Going down. Into the pit. Going down.
Going where? To what?
From shadow to shadow, as a scullion always travels.
Dead mooncalf. Ghost mooncalf...
Drifting, drifting... Simon thought of Morgenes with his wispy beard curling in flame, thought of the shining comet glaring redly down on the Hayholt... thought of himself, descending—mounting?—through the black nothing spaces like a small, cold star.
The emptiness was complete. The darkness, at first just an absence of light and life, began to assume qualities of its own: narrow, choking dark when the tunnels narrowed, Simon clambering over drifts of rubble and tangling roots, or the lofty, airy darkness of invisible chambers, full of the parchment scrape of bat wings. Feeling his way through these vast, underground galleries, hearing his own muffled footfalls and the hissing patter of dirt shaken loose from the walls, any remaining sense of direction fell away. He might be walking straight up the walls, for all he could tell, or staggering across the ceilings like a maddened fly. There was no left or right; when his fingers found solid walls again, and doors leading to other tunnels, he groped mindlessly on through more constricted passageways and into other bat-squeaking, measureless catacombs.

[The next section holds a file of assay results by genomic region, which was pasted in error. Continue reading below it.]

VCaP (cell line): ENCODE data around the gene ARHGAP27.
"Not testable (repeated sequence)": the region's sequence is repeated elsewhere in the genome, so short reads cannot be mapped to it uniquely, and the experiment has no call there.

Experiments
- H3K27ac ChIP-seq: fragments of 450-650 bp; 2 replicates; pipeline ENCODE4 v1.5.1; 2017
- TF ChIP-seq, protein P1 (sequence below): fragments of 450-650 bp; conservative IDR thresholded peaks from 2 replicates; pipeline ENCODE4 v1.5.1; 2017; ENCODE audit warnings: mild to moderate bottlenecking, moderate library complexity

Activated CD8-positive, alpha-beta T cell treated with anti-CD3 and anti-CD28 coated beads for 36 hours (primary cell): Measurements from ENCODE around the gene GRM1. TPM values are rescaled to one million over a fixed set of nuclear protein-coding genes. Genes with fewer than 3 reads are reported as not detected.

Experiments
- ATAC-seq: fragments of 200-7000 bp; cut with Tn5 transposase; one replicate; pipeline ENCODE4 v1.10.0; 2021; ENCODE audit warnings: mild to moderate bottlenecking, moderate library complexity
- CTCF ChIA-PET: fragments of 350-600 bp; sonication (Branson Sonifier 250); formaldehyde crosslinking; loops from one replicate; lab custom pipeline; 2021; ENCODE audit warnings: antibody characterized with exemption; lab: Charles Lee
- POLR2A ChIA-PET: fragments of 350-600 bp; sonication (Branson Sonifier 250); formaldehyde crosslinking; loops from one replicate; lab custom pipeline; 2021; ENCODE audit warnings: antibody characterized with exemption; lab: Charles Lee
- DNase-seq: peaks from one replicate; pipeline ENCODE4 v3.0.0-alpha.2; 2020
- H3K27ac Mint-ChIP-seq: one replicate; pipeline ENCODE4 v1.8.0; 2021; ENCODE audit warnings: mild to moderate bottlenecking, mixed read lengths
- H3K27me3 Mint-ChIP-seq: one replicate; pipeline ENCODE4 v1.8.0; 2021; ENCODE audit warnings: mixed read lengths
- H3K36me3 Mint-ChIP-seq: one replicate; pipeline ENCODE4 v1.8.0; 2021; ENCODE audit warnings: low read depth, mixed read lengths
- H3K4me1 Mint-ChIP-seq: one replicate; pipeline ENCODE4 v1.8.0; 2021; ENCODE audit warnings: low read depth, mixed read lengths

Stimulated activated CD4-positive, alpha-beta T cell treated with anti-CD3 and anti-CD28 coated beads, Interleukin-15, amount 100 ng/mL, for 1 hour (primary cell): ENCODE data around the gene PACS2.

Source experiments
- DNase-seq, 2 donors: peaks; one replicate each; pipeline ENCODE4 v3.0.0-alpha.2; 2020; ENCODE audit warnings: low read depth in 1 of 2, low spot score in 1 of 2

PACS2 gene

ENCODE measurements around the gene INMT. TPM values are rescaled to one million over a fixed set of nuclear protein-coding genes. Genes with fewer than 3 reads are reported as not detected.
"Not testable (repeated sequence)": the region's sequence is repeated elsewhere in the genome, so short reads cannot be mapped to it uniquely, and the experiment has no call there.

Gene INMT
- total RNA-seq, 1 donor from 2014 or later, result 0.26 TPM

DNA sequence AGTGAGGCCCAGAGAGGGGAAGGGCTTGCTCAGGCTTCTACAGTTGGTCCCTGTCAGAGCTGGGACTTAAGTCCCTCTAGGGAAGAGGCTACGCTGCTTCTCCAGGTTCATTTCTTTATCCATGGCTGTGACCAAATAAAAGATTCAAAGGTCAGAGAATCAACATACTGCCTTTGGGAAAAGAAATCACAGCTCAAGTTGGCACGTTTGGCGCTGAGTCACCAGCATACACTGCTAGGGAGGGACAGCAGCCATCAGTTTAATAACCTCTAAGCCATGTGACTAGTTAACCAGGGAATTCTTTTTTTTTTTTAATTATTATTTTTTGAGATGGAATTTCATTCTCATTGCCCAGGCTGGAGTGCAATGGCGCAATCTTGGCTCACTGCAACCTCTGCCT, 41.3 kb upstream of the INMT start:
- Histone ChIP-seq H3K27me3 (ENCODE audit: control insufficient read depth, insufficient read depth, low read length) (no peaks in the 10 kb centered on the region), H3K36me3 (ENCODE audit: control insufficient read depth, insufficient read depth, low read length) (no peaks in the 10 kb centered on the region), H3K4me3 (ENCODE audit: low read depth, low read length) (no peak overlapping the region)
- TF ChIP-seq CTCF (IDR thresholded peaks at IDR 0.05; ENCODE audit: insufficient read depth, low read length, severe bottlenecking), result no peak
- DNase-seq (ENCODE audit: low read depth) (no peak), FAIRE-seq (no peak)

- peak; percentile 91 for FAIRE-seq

Ghost of a mooncalf!